Nation's economy on track for best growth in 20 years
CRUTSINGER; The Associated Press
The News Tribune
WASHINGTON - The economy appears headed for a banner year despite
a springtime spike in energy prices and a recent increase in interest
In fact, many analysts are forecasting the overall economy, as measured
by the gross domestic product, will grow by 4.6 percent or better
this year, the fastest in two decades.
There were strong 4.5 percent growth rates in 1997 and 1999, when
Bill Clinton was president and the country was in the midst of a record
But if this year's growth ends up a bit faster than that, it will
be the best since the economy roared ahead at a 7.2 percent rate in
1984, a year when another Republican president - Ronald Reagan - was
running for re-election.
"We are moving into a sweet spot for the economy with interest
rates not too high, jobs coming back and business investment providing
strength," said Diane Swonk, chief economist at Bank One, who
predicts GDP growth of 4.8 percent this year.
President Bush is highlighting the improving economy at every opportunity,
while Democratic challenger John Kerry has focused on what he calls
a middle-class squeeze of rising health and tuition costs and laid-off
workers forced to take lower-paying jobs.
Who will win on the all-important pocketbook issues? Economists aren't
"It is unclear whether voters will remember the past year and
the better jobs created during that period or the past four years,"
said Mark Zandi, chief economist at Economy.com. "It will be
a close call, and that is one of the reasons the election could be
Assessing the economy at midyear, most private economists are sticking
with the optimistic forecasts they had six months ago, even though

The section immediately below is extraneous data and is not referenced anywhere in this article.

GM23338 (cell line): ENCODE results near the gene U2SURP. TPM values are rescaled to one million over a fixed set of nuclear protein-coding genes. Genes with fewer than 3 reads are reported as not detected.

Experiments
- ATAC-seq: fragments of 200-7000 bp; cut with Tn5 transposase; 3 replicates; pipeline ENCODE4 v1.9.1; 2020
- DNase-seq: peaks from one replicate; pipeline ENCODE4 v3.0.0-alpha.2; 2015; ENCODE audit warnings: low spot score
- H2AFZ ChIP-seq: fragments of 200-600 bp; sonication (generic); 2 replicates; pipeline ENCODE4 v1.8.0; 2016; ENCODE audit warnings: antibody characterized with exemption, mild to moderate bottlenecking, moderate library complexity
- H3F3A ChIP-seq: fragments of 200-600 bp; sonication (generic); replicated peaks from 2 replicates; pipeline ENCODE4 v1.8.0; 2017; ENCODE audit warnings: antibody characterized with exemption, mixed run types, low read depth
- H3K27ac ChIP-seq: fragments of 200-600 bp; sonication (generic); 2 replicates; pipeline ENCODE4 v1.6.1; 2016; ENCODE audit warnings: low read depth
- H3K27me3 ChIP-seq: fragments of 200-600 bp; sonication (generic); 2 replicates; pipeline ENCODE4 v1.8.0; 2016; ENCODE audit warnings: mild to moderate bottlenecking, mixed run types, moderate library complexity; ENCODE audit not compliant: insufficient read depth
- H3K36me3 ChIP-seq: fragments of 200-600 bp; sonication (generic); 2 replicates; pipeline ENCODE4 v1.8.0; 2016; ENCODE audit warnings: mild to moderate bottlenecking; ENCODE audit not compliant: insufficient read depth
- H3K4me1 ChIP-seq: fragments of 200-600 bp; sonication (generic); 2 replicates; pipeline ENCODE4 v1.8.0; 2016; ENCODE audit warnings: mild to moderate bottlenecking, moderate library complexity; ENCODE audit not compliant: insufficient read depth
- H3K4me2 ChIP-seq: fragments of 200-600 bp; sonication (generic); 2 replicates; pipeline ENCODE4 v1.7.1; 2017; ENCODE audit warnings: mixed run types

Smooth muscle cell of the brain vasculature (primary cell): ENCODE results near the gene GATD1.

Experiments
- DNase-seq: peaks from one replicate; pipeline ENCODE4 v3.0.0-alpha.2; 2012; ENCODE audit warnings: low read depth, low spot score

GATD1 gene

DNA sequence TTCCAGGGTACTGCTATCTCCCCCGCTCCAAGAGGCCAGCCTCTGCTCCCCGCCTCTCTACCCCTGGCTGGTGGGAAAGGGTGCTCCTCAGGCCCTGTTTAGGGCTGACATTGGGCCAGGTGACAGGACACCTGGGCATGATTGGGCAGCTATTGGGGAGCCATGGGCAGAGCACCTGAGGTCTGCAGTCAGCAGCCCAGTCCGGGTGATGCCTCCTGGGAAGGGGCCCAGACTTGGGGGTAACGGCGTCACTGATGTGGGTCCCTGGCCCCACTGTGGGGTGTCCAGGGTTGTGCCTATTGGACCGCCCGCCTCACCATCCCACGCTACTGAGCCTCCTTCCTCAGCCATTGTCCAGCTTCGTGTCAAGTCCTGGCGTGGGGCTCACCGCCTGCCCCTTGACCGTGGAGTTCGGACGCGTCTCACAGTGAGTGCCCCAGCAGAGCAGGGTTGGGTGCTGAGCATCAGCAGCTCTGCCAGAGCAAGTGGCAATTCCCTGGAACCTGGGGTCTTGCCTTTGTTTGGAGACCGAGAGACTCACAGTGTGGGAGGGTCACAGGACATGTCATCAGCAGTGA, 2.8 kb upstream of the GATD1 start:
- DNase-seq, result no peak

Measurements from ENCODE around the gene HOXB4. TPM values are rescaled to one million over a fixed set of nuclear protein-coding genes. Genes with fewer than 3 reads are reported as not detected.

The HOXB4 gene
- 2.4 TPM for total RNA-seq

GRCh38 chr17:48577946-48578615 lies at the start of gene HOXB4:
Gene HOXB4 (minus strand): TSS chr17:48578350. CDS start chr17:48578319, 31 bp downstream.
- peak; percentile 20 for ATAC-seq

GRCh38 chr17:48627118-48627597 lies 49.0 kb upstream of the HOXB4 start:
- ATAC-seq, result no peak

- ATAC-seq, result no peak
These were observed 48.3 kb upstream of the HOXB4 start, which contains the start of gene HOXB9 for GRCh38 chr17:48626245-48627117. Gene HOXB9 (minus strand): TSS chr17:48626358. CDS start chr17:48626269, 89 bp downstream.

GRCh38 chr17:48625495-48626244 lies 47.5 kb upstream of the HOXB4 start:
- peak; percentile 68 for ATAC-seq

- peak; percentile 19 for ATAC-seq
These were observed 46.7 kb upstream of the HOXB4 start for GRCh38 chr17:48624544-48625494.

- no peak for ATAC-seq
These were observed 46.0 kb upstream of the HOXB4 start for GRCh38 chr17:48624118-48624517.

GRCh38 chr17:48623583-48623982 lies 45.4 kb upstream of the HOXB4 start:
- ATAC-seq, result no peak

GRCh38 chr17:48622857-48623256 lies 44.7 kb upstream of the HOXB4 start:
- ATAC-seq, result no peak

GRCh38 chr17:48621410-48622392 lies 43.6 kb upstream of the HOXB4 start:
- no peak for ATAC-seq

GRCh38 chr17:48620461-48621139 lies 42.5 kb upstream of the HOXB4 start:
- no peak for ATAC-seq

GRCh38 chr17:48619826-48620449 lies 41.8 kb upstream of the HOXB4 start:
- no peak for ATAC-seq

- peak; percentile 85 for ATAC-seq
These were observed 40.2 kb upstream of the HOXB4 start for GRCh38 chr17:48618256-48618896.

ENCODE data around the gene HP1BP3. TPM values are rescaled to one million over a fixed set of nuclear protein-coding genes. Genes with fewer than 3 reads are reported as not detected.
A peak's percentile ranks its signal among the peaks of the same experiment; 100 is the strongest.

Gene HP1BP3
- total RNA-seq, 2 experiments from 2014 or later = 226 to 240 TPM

inflation, driven by surging energy prices, rose higher than expected
and the Federal Reserve started raising interest rates last month.
"We are looking for a darn good year despite the fact that we
had a big jump in oil prices and interest rates are going up faster
than people thought would occur," said David Wyss, chief economist
at Standard & Poor's in New York.
Offsetting those drags on the economy has been:
•Stronger growth in Japan and China, which helps U.S. exports.
•Better-than-expected consumer spending.
•Better job growth than analysts expected as the year began.
The economy has now created 1.5 million jobs since last August, compared
with a loss of 2.7 million jobs in the previous 29 months, when the
country was struggling with a string of blows from a collapsing stock
market to a recession and terrorist attacks.
Even with the 10 months of consecutive job gains, Bush is still facing
a 1.2 million jobs deficit, from the last peak for employment in March
However, many analysts anticipate the economy will generate around
200,000 jobs per month over the next six months, a pace that would
be enough to erase his deficit figure by the end of the year. That
would enable him to escape being the only president since Herbert
Hoover in the Great Depression to have lost jobs while in office.
Although the economy created only 112,000 jobs in June, after averaging
304,000 jobs for the previous three months, analysts expect strong
job growth the rest of this year.
They predict the unemployment rate - stuck at 5.6 percent for most
of this year - will improve gradually, to 5.3 percent by December,
as a strengthening job market draws people back into the labor force.
A survey of one group of top economic forecasters showed their optimism.
Ninety-one percent said they expect the economy to grow at an annual
rate of anywhere from 2 to 5 percent in the second half of this year,
according to a quarterly survey released today by the National Association
for Business Economics.
Forty-one percent said they expect stepped-up hiring in the next six
months, while 45 percent expect no change and 14 percent expect a
"By almost any measure - output, employment, profit margins,
capital spending - this economy is strong," said Duncan Meldrum,
the association's president and the chief economist for Air Products
and Chemicals Inc.
The Bond Market Association's economic advisory committee, made up
of economists from large financial institutions, is predicting consumer
prices will rise 3.1 percent for all of this year, a significant moderation
from the 5.1 percent rate of increase through May.
The group projects overall GDP growth will be at a 20-year high of
An upbeat view
What economists predict by year-end:
• Gross domestic product growth: 4.6 percent
• Some 2.7 million new jobs, beginning in August 2003
• 5.3 percent national unemployment rate
• Inflation rate of 3.1 percent